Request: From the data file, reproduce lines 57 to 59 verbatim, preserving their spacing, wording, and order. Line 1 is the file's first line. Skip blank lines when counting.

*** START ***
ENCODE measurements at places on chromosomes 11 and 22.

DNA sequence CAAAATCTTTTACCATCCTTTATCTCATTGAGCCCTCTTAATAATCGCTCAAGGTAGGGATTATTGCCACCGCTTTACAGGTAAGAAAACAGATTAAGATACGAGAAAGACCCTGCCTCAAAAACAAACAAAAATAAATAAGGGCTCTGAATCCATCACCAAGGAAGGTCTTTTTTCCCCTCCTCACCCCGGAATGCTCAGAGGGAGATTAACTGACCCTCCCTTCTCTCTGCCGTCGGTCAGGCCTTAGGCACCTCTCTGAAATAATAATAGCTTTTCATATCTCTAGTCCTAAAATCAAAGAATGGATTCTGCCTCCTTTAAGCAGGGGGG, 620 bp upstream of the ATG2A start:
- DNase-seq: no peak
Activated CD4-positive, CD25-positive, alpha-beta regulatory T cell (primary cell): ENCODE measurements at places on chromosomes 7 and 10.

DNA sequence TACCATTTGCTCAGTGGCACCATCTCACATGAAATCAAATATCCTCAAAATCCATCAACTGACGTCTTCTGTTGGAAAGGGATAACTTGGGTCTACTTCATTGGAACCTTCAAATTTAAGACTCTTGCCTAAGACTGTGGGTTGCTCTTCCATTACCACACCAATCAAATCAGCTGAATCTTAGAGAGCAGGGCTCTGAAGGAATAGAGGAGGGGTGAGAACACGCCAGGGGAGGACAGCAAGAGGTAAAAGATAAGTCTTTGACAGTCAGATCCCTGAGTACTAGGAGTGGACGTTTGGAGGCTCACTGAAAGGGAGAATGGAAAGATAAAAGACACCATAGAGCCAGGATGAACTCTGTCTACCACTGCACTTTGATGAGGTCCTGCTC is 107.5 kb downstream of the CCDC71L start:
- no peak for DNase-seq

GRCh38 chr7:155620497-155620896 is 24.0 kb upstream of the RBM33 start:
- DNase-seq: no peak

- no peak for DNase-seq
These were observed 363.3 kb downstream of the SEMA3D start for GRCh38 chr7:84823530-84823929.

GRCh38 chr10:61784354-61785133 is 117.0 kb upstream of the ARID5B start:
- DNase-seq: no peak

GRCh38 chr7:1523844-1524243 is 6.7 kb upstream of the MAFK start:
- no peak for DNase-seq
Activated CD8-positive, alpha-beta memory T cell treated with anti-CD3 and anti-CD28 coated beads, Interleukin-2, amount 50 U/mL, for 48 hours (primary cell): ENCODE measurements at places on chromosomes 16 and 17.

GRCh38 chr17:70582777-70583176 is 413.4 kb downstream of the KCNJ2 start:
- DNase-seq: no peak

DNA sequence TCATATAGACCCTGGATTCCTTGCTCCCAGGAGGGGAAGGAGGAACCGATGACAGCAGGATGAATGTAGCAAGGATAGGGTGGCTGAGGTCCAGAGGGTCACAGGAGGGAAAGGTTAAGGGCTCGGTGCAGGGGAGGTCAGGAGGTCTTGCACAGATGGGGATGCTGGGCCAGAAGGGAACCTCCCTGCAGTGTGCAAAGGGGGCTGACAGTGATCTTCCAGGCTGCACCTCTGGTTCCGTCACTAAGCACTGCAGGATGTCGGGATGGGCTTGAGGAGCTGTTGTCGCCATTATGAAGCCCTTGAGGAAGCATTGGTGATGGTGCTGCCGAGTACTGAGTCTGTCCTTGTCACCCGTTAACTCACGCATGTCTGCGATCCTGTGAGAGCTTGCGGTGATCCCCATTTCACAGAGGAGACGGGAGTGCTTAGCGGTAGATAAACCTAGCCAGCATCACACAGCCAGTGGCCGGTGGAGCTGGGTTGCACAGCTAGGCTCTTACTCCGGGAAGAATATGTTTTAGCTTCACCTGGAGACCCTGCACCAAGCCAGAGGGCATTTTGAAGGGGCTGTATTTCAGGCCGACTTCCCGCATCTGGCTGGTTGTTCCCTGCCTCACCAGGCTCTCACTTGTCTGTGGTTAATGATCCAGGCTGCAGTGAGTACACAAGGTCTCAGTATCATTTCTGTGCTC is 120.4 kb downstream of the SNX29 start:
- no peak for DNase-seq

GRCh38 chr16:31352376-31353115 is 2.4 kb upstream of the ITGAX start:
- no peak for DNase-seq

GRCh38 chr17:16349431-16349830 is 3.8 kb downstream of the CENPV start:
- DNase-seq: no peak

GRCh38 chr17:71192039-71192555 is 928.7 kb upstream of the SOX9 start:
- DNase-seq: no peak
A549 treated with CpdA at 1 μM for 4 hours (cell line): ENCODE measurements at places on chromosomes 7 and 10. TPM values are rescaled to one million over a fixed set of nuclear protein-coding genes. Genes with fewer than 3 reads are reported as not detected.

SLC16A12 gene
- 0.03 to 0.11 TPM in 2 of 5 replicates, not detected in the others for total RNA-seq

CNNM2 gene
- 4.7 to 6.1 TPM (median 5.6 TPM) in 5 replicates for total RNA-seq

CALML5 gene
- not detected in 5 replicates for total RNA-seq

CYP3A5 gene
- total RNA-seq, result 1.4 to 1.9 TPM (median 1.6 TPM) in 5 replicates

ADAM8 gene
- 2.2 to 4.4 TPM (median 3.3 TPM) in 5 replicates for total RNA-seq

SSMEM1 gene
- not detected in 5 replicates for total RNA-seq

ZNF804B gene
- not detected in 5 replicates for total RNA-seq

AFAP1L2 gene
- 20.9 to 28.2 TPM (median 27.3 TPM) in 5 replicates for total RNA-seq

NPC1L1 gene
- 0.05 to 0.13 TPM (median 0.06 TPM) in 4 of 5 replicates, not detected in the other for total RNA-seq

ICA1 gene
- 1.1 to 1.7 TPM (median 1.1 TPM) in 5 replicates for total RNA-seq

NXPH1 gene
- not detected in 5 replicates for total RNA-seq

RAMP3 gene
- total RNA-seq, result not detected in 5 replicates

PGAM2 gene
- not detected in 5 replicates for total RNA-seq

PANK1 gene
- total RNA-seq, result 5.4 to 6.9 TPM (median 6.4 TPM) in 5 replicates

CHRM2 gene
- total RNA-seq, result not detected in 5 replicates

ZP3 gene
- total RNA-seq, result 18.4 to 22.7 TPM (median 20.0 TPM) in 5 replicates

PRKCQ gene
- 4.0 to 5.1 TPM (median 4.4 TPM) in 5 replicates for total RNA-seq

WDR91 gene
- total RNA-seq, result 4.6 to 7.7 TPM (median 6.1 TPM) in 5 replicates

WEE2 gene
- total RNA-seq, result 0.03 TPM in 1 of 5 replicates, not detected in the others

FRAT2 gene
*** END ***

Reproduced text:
ZP3 gene
- total RNA-seq, result 18.4 to 22.7 TPM (median 20.0 TPM) in 5 replicates

PRKCQ gene